The path of the upcoming solar eclipse on erev Rosh Chodesh Elul 5777, from west to east. Totality will be visible anywhere between the outside lines; longest durations are closest to the center line.
The path of the upcoming solar eclipse on erev Rosh Chodesh Elul 5777, from west to east. Totality will be visible anywhere between
the outside lines; longest durations are closest to the center line.

By Margie Pensak

Total solar eclipses don’t happen every day. The last time a solar eclipse brought complete darkness to a swath of locations in the continental United States was 38 years ago, on erev Rosh Chodesh Adar 5739/1979. The next such rare and amazing astronomical event will be visible in the Continental United States this coming erev Rosh Chodesh Elul 5777, Monday, August 21, 2017. At least a million Americans are expected to view it. Some will even travel thousands of miles just to witness the phenomenon in person; they booked their tours, airline seats, and lodging as much as two years ago!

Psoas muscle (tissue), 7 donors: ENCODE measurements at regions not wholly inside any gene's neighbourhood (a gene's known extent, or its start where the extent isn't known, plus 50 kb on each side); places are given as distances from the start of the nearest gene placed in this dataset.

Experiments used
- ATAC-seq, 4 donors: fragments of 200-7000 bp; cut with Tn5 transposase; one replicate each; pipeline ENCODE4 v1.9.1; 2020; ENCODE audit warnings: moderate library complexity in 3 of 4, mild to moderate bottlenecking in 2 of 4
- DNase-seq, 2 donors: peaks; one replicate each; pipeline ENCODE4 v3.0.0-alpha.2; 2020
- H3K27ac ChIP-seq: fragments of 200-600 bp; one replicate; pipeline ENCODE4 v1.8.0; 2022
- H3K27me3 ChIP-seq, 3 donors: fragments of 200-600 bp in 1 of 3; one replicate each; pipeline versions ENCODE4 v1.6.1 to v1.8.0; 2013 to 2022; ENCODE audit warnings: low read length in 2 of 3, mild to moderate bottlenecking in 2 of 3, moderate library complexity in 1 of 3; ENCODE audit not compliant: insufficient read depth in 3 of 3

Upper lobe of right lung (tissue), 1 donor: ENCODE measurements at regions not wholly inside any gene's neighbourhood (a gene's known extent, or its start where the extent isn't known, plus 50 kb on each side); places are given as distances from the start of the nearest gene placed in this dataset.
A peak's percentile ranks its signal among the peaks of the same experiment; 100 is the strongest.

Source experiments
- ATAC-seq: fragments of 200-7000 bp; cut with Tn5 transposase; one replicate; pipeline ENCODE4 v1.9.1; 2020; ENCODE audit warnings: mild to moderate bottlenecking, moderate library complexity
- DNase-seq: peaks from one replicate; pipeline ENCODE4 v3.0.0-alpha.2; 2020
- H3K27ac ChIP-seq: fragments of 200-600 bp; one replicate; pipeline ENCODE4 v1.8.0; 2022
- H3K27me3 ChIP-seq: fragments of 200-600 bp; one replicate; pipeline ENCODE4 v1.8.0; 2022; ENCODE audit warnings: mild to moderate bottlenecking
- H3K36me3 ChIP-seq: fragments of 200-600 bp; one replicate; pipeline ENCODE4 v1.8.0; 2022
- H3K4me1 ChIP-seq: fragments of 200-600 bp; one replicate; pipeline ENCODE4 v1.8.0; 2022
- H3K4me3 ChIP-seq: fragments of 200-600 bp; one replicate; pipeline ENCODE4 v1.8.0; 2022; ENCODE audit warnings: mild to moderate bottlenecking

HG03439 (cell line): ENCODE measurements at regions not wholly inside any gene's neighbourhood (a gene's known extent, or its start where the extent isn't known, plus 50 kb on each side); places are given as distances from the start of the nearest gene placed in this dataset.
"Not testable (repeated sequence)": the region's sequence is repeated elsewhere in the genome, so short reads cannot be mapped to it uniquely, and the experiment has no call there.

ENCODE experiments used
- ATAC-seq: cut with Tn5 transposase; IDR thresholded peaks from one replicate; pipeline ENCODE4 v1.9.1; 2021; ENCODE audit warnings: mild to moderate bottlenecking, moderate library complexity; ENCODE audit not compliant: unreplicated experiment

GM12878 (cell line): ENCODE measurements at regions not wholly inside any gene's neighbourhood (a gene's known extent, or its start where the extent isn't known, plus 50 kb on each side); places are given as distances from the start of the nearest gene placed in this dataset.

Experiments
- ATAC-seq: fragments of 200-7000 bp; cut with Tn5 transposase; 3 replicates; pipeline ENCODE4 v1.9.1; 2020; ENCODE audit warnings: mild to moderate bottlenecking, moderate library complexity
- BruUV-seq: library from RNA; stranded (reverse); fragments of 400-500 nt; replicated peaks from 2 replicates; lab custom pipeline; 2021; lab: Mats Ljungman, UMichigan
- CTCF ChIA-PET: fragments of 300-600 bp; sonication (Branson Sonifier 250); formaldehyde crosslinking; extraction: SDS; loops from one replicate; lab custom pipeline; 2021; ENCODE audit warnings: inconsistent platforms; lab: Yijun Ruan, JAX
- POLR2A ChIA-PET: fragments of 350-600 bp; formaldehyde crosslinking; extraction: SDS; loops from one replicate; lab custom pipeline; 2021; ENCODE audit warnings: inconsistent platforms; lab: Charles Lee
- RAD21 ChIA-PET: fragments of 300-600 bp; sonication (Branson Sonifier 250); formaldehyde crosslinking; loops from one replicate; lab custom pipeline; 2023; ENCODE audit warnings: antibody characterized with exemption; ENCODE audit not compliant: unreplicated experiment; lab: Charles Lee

“It is fascinating to see it get totally dark in the middle of the day,” notes Rabbi Dovid Heber, a rav in Baltimore and author and lecturer on astronomy in Jewish law. He is planning to view the total eclipse in St. Joseph, Missouri, along with others on the “Kosher Eclipse” tour, to whom he will lecture on various related Torah topics. “Astronomy is the basis of the Jewish calendar. When such monumental astronomical events occur, it is a great opportunity to review the astronomy guidelines that form our calendar,” says Rabbi Heber. “Since an eclipse occurs around the time of the molad (the exact moment of a new moon), as does Rosh Chodesh, a solar eclipse will only occur on or around Rosh Chodesh.”